Patricia Urquiola, simple materials used innovatively.
Among the eclectic collection of things on Patricia Urquiola’s desk in her Milanese studio is a vintage toy dinosaur sitting atop a copy of The Age of Earthquakes. Though unintentional, the pairing is fitting.
“We are indeed in an age of earthquakes,” says Urquiola as she notices the irony of the scene. “We have to shape the end of our existence in the most elegant way. We designers can help work on that.”
As apocalyptic as the message may sound, there is no pessimism in Urquiola’s voice. Rather, her call seems to be for more playfulness in response to our current social and environmental challenges – an approach that manifests itself in her creations and their mix of bright colour palettes, unusual shapes and sustainable materials.
A graduate in architecture and design from Madrid Polytechnic and Milan Polytechnic (where she was a protégé of Achille Castiglioni in the late 1980s), Urquiola describes herself as a student of the postmodern school.
“We entered postmodernism when we started being concerned [about the future of the planet],” she explains. “I’ve been in the arena for some years, but now more than ever we have to look at what’s happening around us and modify our behaviours. I’m lucky that I get to do what I do alongside people who are open to embracing change.”
Although Urquiola started her career working under the influential Piero Lissoni and Maddalena de Padova, she has managed to chart a path separate from other designers, developing a distinctively minimalistic, yet playful style of her own.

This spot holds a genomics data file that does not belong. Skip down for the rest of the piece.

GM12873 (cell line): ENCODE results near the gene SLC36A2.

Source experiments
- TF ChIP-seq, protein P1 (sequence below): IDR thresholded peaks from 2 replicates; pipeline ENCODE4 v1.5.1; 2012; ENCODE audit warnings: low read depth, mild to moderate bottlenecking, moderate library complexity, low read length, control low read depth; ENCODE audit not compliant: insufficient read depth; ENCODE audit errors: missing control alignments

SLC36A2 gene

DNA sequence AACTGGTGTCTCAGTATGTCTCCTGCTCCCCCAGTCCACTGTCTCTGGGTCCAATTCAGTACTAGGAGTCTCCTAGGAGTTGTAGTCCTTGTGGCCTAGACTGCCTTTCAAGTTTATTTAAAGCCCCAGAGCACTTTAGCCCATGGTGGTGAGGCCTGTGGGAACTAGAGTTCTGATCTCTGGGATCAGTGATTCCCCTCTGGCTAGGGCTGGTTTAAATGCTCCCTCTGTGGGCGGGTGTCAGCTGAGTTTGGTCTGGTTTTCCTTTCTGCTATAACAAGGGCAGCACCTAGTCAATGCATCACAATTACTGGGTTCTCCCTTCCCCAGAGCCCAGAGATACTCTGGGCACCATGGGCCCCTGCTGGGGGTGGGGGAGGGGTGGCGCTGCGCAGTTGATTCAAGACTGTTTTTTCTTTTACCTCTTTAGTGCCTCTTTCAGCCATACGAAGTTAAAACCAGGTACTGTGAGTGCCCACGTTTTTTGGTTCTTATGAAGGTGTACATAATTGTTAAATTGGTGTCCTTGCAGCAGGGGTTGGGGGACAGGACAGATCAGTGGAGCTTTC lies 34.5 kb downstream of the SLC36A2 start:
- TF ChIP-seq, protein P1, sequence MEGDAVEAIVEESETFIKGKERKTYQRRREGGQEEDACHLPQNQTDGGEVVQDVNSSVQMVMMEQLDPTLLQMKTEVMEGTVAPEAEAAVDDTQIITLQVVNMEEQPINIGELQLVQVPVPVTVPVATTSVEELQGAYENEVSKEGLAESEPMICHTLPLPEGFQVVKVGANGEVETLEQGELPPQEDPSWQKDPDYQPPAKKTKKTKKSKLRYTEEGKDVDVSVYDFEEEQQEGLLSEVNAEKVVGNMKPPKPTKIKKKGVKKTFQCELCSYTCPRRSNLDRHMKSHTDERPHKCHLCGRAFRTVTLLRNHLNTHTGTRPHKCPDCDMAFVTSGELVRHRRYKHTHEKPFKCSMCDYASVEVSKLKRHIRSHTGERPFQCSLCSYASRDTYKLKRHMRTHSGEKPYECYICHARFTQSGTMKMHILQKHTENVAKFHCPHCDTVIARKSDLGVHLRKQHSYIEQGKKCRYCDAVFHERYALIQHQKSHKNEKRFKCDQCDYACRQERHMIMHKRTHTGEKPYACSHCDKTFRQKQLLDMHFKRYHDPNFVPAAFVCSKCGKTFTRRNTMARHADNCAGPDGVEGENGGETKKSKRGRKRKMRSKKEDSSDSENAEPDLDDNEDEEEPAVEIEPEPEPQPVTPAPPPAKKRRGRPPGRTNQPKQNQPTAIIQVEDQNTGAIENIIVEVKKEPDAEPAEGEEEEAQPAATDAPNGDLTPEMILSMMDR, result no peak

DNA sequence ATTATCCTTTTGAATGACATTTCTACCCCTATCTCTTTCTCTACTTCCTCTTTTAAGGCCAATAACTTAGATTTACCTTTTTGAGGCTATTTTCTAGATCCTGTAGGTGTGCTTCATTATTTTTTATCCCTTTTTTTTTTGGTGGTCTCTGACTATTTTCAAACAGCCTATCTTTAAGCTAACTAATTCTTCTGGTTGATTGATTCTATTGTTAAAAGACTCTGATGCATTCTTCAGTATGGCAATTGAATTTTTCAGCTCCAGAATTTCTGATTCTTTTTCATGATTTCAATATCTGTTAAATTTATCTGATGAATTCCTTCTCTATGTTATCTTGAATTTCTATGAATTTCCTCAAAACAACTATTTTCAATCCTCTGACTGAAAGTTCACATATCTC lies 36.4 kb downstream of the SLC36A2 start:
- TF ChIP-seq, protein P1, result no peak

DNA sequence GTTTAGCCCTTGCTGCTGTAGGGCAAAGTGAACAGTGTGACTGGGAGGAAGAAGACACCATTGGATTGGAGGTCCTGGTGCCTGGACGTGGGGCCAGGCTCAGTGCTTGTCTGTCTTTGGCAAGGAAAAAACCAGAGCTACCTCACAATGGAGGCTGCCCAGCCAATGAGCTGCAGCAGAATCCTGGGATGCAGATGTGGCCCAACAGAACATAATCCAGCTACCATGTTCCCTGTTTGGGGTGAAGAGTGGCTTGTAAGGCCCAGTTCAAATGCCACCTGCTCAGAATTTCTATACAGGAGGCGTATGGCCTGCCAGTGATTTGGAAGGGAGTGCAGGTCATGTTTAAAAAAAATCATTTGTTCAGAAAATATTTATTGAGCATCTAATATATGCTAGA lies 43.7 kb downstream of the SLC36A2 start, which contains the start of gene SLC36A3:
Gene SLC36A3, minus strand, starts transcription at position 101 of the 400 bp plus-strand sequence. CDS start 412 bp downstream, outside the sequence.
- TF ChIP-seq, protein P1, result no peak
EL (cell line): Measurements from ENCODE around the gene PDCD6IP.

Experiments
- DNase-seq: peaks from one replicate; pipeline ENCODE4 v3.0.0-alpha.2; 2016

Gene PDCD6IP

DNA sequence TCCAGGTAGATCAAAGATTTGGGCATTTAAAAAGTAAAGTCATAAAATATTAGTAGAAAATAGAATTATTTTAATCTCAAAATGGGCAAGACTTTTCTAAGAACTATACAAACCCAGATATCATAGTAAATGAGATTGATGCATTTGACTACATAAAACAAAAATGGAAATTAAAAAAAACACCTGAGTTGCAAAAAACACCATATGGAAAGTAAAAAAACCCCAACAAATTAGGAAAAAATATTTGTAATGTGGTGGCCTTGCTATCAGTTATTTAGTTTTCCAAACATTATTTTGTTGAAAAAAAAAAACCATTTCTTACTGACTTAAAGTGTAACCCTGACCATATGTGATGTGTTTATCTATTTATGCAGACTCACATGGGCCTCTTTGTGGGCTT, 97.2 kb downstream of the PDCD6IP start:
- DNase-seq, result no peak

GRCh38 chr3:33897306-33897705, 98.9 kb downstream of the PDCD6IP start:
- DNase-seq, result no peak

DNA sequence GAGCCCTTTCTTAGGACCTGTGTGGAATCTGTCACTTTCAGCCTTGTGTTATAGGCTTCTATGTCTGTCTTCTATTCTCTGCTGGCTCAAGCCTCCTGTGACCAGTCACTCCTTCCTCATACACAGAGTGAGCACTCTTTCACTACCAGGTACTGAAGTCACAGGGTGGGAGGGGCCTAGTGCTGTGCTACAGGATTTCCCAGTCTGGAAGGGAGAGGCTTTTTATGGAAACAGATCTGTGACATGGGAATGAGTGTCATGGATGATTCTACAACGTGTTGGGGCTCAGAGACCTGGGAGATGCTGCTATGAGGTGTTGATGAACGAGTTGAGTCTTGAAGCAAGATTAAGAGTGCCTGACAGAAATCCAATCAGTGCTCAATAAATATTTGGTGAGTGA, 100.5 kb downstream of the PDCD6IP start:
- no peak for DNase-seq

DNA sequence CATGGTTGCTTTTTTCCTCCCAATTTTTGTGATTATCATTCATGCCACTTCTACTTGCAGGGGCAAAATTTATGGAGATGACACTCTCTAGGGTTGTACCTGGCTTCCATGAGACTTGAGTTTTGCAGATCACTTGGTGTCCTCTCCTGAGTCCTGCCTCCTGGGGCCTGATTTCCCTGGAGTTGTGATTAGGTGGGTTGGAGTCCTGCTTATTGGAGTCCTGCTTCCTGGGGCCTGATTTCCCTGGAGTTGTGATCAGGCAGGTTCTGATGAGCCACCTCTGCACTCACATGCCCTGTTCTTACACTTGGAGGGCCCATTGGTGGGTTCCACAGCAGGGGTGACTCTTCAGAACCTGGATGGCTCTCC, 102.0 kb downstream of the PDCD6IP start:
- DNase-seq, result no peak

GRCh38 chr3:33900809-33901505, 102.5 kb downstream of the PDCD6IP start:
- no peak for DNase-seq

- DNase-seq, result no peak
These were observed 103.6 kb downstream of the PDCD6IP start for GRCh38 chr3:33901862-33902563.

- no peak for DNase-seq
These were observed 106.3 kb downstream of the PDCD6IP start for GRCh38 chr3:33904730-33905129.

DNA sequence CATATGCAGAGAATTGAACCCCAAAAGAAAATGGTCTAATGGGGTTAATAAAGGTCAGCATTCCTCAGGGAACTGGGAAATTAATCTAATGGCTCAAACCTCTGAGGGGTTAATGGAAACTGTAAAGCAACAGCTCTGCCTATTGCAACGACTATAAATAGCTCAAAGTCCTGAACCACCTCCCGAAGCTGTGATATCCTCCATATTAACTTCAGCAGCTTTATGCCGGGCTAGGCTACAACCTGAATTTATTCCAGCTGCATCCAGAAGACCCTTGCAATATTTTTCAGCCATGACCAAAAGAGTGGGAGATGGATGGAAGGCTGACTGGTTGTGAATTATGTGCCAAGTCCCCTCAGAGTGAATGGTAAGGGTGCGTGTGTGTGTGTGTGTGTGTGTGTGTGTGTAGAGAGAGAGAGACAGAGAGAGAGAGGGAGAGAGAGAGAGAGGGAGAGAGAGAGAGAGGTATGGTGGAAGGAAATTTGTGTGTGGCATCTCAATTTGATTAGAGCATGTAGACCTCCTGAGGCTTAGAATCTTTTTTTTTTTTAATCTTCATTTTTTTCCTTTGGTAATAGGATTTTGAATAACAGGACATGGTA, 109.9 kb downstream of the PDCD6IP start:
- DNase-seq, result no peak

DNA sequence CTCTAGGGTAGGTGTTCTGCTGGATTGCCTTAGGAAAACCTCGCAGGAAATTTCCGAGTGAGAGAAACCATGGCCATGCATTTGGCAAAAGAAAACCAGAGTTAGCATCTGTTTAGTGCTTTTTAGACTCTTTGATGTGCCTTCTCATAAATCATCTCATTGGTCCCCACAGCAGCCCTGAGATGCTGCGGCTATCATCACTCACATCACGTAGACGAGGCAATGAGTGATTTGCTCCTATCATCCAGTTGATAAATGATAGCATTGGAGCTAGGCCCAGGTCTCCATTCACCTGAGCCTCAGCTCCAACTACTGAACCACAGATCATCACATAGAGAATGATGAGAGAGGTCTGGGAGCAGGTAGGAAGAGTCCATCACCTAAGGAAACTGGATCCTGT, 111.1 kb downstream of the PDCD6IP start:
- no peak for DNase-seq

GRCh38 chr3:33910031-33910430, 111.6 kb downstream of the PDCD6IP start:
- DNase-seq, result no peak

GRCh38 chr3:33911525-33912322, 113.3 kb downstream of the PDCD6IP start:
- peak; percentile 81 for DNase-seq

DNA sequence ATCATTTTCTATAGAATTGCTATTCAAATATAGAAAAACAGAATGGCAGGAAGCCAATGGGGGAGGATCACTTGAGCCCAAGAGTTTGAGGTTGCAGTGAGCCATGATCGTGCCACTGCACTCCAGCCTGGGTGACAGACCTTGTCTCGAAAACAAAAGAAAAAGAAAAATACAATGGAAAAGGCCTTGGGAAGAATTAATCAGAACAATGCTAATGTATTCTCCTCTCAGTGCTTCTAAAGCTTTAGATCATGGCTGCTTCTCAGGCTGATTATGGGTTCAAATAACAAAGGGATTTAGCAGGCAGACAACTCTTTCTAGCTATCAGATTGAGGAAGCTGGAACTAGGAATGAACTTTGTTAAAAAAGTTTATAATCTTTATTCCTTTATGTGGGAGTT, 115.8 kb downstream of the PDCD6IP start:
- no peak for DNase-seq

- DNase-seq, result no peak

Since founding her product-design and architecture studio in north-east Milan in 2001, Urquiola has created furniture lines, accessories and showrooms for some of the biggest names in contemporary design including Molteni & C, Moroso, Flos, and Kartell, as well as office interiors, restaurants and hotels in locations from Singapore to St Moritz. She was appointed art director for the Italian furniture brand Cassina in 2015 and has guest lectured at the world’s most renowned universities. In addition, her work has been displayed at the likes of New York’s MoMA, Basel’s Vitra Design Museum and the Stedelijk in Amsterdam. More recently, she has collaborated with Bolon to introduce a new flooring collection inspired by the Japanese tradition of Sashiko.
Born in the Asturias region of northern Spain, Urquiola grew up in a creative family – her father was an engineer, her mother studied philosophy.
“Even though I’ve spent more than half of my personal and professional life in Milan, my roots are in Spain,” says Urquiola. “I come from the Atlantic, where the scenery is constantly changing with the tides. This idea of constant rebirth is something that stays with you all your life. Our national poet, Antonio Machado, wrote ‘Wanderer, there is no path, the path is made by walking.’ This is what I’m trying to do: to create my path with humility and openness, to take new directions.”
Urquiola speaks in the lively, passionate manner of someone who enjoys discussion, mixing languages and repeatedly coming back to Machado’s metaphorical path. Of her responsibilities as a designer she says that the best she can do is “to follow her path with good intentions, every day”. “But we all have a lot of homework to do,” she adds. “Whether [we are] designers or not.”